A high-carbohydrate diet runs counter to popular diet gospel right now, but nevertheless, thousands of people around the Valley are piling their plates with pasta and potatoes this week.
If you’ve talked to anyone training for the Rock ’n’ Roll Arizona Marathon on Sunday, you might have heard them talk about "carbo loading." Marathon runners, distance cyclists and other endurance athletes know the benefits of a temporary increase in carbohydrate consumption in the days leading up to events.
"Carbo loading is the act of eating a lot of complex carbohydrates before a big race in order to store up as much energy as your body can hold," said Brian Collins of Mesa, owner of 1st Marathon (www.1stmarathon.com). "It’s like setting off on a trip in your car. You don’t start your trip on a quarter tank."
Collins, whose business trains people to run their first marathon or triathlon, says complex carbohydrates are the best fuel for the body before an endurance event. Good sources include pasta, whole grain or brown rice, black beans, potatoes and breads. These burn slowly, like putting a large log on a fire, he said.
But carbo loading must be done correctly.
"One of the big mistakes a lot of first marathoners make is they carbo load one time," Collins said. "They have this giant meal right before the race."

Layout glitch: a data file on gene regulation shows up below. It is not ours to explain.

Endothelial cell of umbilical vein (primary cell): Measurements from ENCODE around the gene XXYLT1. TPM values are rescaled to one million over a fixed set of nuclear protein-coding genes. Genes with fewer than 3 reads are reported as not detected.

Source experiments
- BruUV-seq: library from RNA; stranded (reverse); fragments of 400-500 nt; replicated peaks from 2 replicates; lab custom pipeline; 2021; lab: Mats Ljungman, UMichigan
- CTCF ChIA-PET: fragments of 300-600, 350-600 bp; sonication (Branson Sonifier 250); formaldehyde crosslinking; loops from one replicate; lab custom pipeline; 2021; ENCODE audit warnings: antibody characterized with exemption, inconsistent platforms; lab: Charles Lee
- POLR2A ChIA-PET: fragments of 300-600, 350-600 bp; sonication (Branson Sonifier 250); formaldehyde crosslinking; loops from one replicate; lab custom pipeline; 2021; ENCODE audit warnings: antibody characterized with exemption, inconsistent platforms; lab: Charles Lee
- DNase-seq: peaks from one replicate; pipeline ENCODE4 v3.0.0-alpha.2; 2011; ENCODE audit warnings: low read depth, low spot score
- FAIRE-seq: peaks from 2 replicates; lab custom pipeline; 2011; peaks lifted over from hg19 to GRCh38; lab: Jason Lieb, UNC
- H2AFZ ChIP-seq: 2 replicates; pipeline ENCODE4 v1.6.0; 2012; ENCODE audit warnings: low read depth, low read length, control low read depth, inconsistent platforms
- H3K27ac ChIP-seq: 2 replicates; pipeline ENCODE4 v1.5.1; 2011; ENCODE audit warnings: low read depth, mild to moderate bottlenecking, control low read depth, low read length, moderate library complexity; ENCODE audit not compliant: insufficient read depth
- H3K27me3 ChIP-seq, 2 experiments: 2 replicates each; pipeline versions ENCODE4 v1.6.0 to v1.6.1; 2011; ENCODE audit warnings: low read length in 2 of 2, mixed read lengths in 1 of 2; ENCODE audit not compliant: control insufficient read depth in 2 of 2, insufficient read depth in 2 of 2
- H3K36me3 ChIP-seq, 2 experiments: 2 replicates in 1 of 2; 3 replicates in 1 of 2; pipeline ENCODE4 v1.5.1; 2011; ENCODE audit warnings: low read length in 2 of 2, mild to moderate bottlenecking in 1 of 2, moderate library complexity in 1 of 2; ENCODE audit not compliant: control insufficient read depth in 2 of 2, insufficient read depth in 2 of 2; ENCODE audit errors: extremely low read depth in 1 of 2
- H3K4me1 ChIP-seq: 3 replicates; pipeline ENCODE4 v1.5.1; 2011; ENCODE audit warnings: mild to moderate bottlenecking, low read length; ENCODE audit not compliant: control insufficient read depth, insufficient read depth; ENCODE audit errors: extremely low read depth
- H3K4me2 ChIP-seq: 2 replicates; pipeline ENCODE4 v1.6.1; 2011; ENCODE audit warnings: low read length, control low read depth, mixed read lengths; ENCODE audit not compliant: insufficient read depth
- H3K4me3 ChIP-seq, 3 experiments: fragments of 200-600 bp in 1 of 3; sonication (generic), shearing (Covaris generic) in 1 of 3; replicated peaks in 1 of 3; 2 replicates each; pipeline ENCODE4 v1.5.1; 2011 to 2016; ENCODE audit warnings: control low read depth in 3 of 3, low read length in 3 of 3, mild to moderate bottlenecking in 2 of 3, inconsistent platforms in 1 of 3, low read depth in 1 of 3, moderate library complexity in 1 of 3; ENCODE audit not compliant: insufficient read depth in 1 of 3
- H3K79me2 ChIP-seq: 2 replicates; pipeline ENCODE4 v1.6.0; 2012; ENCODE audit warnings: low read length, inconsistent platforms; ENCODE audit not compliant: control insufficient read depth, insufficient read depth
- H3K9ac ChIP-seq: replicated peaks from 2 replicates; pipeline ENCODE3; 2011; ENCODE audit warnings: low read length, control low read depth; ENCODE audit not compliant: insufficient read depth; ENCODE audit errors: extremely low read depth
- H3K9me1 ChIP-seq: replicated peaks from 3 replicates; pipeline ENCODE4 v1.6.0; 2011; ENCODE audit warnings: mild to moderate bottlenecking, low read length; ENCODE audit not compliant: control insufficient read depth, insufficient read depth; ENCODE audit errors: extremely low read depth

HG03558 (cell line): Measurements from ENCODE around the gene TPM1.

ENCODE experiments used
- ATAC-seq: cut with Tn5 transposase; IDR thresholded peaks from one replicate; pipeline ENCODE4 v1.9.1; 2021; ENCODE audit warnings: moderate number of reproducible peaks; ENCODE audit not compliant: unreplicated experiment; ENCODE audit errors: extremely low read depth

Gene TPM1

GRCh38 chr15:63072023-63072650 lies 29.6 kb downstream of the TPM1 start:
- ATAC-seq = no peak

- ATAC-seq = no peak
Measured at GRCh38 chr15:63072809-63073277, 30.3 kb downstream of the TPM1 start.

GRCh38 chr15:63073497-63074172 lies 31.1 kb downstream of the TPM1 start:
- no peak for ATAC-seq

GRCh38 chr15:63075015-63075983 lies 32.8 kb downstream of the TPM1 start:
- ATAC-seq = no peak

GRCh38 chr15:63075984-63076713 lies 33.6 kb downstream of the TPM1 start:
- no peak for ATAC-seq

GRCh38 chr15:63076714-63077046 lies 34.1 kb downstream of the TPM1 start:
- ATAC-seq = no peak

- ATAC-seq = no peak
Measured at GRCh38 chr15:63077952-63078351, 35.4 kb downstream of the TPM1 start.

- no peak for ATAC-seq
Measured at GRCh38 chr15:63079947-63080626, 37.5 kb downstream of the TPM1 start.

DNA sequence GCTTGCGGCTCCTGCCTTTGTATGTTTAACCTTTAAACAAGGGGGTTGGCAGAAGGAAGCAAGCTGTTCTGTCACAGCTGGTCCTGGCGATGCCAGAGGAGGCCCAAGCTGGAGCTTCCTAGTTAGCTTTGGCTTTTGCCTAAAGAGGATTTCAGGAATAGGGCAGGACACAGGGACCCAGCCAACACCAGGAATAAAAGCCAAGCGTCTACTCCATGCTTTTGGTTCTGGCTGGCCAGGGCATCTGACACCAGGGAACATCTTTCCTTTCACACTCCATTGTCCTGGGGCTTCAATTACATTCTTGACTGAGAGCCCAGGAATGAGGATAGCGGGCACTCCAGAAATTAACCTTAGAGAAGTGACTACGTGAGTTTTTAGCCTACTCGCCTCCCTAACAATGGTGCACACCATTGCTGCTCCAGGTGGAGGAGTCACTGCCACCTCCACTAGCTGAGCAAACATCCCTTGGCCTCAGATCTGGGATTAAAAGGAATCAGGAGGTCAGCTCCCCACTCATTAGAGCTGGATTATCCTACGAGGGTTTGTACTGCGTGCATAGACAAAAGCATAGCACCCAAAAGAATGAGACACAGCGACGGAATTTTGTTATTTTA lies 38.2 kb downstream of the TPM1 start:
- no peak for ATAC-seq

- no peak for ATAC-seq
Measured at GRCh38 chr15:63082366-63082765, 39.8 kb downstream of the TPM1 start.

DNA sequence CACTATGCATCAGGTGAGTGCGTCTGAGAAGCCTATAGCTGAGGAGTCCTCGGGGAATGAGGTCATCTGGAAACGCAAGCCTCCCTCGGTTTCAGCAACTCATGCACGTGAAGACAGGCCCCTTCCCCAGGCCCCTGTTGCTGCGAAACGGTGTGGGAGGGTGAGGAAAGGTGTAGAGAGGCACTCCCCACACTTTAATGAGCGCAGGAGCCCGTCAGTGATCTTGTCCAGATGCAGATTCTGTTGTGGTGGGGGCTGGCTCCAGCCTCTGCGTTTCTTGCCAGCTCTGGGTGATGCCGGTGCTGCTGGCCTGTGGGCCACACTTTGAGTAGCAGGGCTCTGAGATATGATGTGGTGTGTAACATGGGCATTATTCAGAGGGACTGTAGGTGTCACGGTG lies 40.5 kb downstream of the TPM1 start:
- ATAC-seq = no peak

The right way to do it, he said, is to gradually alter your diet about a week ahead of a race so that more and more of your calories come from carbs.
"Don’t overeat," he said. "Just shift calorie consumption."
People must carbo load safely, said Kathleen Woolf, assistant professor in the department of nutrition at Arizona State University East. In the 1960s, she said, some athletes would get 90 percent of their calories from carbs, and they’d experience low blood sugar and an increase in injuries. The modified regimen prescribes 50 percent of calories from carbs for three days, then about 70 percent for three days, and one day of rest before a big event.
Woolf said a safe carbo loading program is essential for endurance athletes.
"Research after research shows they can improve performance, they can improve their power and their speed," she said.
If you haven’t already tried carbo loading and you’re planning to run this weekend, don’t do it now, Woolf warned. Athletes should experiment with carb loading well in advance of a big event, because they may find their leg muscles become heavier from all the extra glycogen being stored. (The body stores carbohydrates as glycogen in the muscles and liver and converts it to glucose to use as energy.)
Whether you’re ready to ramp up those carbs or just want to buck the Atkins trend (a controlled carbohydrate approach to nutrition pioneered by the late Robert C. Atkins), turn to page D6 for some carb-crazy recipes to try.